I think this is a real find! It might even make some interesting connections with History and the use of sources and the ‘reading’ of visual images like photos.
As the new school year starts teachers everywhere are gearing up to get the best out of their students. The catch cry is improved student learning and I have never met a teacher who didn’t want the best for the students in their class. As I reflected on this idea I have been challenged by a sign up at my gym. (Yes, I can hear you laughing but the TRIO team are all keen members of a gym!!!) The gym wants me to have a goal to motivate me into a more healthy lifestyle. The reasons the gym values goal setting are much the same as why we should be inspired to set appropriate learning goals with our students.
- Goals help you be who you want to be.
- Goals stretch your comfort zone.
- Goals build confidence.
- Goals help turn the impossible into possible.
- Goals lead to feelings of satisfaction.
These are good reasons for any of us to set goals but especially good reasons to set realistic learning goals with our students to ensure they are successful life long learners.
(Adapted from What Do You Really Want? How to Set a Goal and Go for It! A Guide for Teens by Beverly K. Bachel,
copyright © 2001. )
A TRIO of old chooks was the photo on my birthday card from one of the TRIO team this January. We had a good laugh but I have reflected on the chooks and I feel proud to be part of a TRIO of old chooks. What is there to be proud of you may ask?
First the idea of a TRIO or a thinking partner or a community of learners. sharing ideas and especially our classroom successes and failures keeps the conversation real and keeps our grounded in the practical not just theoretical. The expectations for a teacher working in a classroom are very high and we all need a group or a partner to debrief with and share our current thinking.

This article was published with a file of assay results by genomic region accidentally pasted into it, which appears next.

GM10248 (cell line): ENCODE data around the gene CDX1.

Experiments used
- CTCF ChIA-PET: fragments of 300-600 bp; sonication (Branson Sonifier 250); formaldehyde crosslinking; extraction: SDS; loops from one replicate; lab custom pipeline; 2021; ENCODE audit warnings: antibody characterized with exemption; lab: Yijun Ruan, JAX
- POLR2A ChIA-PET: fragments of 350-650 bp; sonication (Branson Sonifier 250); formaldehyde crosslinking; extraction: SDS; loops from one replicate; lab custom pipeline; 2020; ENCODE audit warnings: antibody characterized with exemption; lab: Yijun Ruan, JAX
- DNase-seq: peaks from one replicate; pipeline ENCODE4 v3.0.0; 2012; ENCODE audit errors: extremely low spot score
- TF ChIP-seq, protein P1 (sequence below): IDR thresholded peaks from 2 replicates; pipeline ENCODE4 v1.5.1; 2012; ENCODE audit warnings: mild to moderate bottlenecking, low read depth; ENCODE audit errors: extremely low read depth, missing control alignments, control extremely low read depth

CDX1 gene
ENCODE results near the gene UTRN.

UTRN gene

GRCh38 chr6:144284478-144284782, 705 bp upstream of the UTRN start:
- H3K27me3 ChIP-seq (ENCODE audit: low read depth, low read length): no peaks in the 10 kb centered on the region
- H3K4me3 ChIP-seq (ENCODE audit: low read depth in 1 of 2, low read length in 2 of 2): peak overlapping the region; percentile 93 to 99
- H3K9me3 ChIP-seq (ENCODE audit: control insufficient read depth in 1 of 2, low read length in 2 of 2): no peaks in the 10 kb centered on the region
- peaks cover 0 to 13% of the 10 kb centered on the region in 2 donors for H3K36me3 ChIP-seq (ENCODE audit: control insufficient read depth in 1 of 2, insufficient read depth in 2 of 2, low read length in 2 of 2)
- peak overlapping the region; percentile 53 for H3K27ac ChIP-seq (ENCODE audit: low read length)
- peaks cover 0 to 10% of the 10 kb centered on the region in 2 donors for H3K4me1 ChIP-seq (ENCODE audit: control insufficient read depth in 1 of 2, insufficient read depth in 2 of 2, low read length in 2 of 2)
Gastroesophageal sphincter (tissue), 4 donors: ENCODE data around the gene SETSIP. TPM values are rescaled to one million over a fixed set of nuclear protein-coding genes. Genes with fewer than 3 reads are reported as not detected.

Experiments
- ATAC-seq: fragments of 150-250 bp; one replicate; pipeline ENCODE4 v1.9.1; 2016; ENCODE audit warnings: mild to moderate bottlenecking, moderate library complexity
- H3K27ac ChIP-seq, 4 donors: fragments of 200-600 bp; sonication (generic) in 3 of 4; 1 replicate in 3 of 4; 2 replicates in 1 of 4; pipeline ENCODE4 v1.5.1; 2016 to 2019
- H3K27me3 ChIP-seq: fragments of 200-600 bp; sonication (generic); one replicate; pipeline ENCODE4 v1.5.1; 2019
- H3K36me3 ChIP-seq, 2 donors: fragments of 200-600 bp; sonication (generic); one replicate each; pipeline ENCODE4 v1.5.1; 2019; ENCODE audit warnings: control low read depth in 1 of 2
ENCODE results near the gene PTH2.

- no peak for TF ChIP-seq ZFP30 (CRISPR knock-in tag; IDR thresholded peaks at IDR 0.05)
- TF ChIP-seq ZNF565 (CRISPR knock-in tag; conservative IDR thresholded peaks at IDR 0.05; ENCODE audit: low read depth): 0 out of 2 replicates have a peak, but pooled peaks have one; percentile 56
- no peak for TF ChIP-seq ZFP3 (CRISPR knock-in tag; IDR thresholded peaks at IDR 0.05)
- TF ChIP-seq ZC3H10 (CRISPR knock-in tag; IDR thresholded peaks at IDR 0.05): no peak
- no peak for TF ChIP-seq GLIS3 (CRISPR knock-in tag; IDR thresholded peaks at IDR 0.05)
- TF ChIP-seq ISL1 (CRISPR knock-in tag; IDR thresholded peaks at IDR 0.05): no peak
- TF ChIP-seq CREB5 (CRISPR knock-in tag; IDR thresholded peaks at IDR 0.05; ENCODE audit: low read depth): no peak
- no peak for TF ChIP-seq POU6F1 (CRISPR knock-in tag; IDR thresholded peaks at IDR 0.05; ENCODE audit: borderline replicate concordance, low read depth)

Secondly, ‘old’ could be an insult but I substitute ‘experienced’ and feel proud to have been passionate about my choice of career for many years. this doesn’t give me the right to say, ‘We have always done that this way!’ or ‘I’m too old to write a program’ but I can bring a well rounded point of view to stage discussions, I can support new teachers in my school and offer them a range of ideas to address student outcomes.
Lastly: ‘chooks.’ I’ve watched hens in action and they are intent on the tasks of finding food and laying eggs. They know their purpose and invest energy in achieving it. What is our purpose as teachers? We have a mandatory syllabus and are engaged in the task of improving student outcomes. Two things are crucial to our effectiveness, understanding the syllabus and programming to outcomes from the syllabus. How well do you know the syllabus and how are you going to teach with passion and purpose this year?
TRIO was excited to celebrate World Teachers’ Day at a lunch organised by the Australian Education Union today at Darling Harbour. We enjoyed good company, great food and inspiring speeches from Michele Bruniges, Stephen Dinham and Susan Hopgood. The message: teachers matter! The speakers spoke about change in education and improving student outcomes. The magic ingredient is teachers! Teachers and professional learning were both cited by the speakers as key components of ongoing student improvement.